Tuesday, November 23, 2010


Thursday is Thanksgiving Day in the US. A day which commemorates the first harvest feast celebrated by the earliest British Puritan settlers after their arrival in the North America. The history of the event is steeped in American iconography and mythology.

Most histories tell something of the gratitude of the British settlers towards the Native Americans, who taught the new kids what grew where, introduced them to new foods,(Calvin Trillin has written that Spaghetti Carbonara was an revered gift from the Native peoples to the Brits)and generally helped them survive their first winters in America.

Little is written about how whitey showed his gratitude, repaying his debt primarily with the wrong end of a blunderbust, and systematic genocide, but we moderns prefer to overlook these inconvenient truths, at least this week.

Each family has there own Thanksgiving dinner tradition.

Bless her bones, my mother was not a good cook. I'll give her the benefit of the doubt, and factor in how a lifetime of 3 squares/day, 4 picky eaters, a traveling husband, and general lack of interest will take its toll on anyone. It didn't keep her from facing the kitchen every day though. Thanksgiving was her day to shine.

If you have never done it, Thanksgiving dinner is not a hard meal to prepare. A bit of prior planning helps, as does a thorough knowledge of what is expected by your family. If everyone is expecting turkey, and you serve pork, regardless of how great dinner was you have set yourself up for failure.

This post kicked off in a battle of comments last week. Most T-day foods are cliches, kicked off by the makers of mini marshmallows, canned onion ring bits, or cream of soup. Real food need hardly apply.

So what family foods will show up on your table this week, and does anyone really like or eat it, or has it just always been there?



Shelley said...

Our menu:

Some recipes

Real food reigns!!!

James said...

I'm afraid ours is a table laden with cliches. Well prepared by my wife and enjoyed by all. BUT no mini marshmallows!

Anonymous said...

My Yankee Mother-in-Law insists on the combo of pureed carrots&turnips every Thanksgiving table.
Plus, boiled (within an inch of their mushy selves) onions.
Not a good cook, but predictable.

Silk Regimental said...

Down East Poultry Stuffing
from my foodie blog:


Usually a day or two before a holiday I call my sister in Connecticut and we talk about what we are preparing for the “big dinner” and she always asks “are you making Grammies stuffing?” Our family and our extended family just rave about this stuffing that has been handed down from my grandmother, modified by my father, and over the last few years I’ve made some changes to it as well. Everyone wants a take-home bag of this stuffing!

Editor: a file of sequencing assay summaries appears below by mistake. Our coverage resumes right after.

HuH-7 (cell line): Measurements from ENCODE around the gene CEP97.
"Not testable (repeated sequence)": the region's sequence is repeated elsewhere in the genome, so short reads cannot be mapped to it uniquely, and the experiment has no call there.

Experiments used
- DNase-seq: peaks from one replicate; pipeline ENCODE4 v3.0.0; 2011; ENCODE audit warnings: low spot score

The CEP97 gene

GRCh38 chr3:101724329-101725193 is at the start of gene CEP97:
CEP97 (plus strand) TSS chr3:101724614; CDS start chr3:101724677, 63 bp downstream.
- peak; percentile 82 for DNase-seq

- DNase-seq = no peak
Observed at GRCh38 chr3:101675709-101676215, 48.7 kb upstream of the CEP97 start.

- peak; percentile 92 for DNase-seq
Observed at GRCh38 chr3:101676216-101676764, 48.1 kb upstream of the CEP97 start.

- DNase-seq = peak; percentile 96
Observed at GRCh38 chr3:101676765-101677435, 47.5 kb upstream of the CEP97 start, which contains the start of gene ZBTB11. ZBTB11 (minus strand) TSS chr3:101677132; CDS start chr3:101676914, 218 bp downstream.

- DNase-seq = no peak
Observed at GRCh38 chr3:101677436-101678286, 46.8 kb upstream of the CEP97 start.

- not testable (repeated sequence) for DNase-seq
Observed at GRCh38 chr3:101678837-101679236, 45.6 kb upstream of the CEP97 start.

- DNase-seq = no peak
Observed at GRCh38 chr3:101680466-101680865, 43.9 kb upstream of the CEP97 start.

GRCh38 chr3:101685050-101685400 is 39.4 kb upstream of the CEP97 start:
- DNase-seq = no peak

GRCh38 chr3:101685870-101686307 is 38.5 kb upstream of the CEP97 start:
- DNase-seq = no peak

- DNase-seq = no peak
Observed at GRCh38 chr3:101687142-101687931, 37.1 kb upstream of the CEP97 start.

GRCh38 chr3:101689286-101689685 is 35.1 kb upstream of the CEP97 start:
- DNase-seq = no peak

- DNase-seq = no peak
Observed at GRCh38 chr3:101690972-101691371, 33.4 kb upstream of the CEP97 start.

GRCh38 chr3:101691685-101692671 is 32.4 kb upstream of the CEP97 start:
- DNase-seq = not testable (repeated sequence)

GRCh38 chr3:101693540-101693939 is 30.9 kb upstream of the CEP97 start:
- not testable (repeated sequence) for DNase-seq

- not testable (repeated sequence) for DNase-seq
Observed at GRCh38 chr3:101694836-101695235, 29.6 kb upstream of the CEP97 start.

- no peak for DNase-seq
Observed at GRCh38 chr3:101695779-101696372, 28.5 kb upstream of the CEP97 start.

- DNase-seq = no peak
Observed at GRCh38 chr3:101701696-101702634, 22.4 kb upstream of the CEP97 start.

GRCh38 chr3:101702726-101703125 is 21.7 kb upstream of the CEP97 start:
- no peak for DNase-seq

In addition to being a delicious stuffing for turkey or chicken, it is a wonderful alternative to bacon or sausage with eggs for breakfast (just form it into a patty and fry). It also makes a wonderful filling for butterflied pork chops.

Back in the 1950s, my grandmother raised chickens in Rumford, Maine and sold the eggs. When we’d go to visit in the summer, she would prepare a big chicken dinner for us all and we’d eat outside in the small (snow) apple orchard in front of her house. She would always make this stuffing and my father would beg her for the instructions on how to make it. She always said, “oh, I just throw it together with some of this and some of that”. We were finally able to get it written down. Over the years my father changed the recipe a bit, but it was still that wonderful Maine stuffing!

Over the years I kept my father’s version of this recipe and made one small change (using chicken broth rather than water early in the cooking process), which really enhances the down home flavor.


1 pound of 90% lean ground beef

1 pound ground pork

1 large, or two medium yellow onions – medium dice

5 stalks of celery (with leafy tops), medium dice

1 large green bell pepper, medium dice

2 teaspoons coarse salt

2 teaspoons fresh ground black pepper

1 tablespoon Bell’s Poultry Seasoning

2 14 oz. cans of prepared chicken broth OR 4 cups home-made chicken stock

¼ cup fresh chopped curly parsley

¼ cup real maple syrup

One large bag of Pepperidge Farm Corn Bread Stuffing

½ cup water or chicken stock (if needed at the end)

1 cup plain bread crumbs (if needed at the end)

Recipe instructions:

In a large pot or Dutch oven over medium-high heat, add the ground pork and with a wooden spoon break it up rendering its fat without draining it off. Add the ground beef also breaking it up until it is loose and blend the two meats together.

Next, add all of the vegetable ingredients (onion, celery, green pepper) and blend it into the meat mixture. Season with the coarse salt and black pepper and mix well.

Add the chicken broth (or stock) until the liquid just covers the other ingredients, cover and reduce the heat to medium-low. Let this simmer slowly until all of the vegetables are tender (approximately 20 to 25 minutes).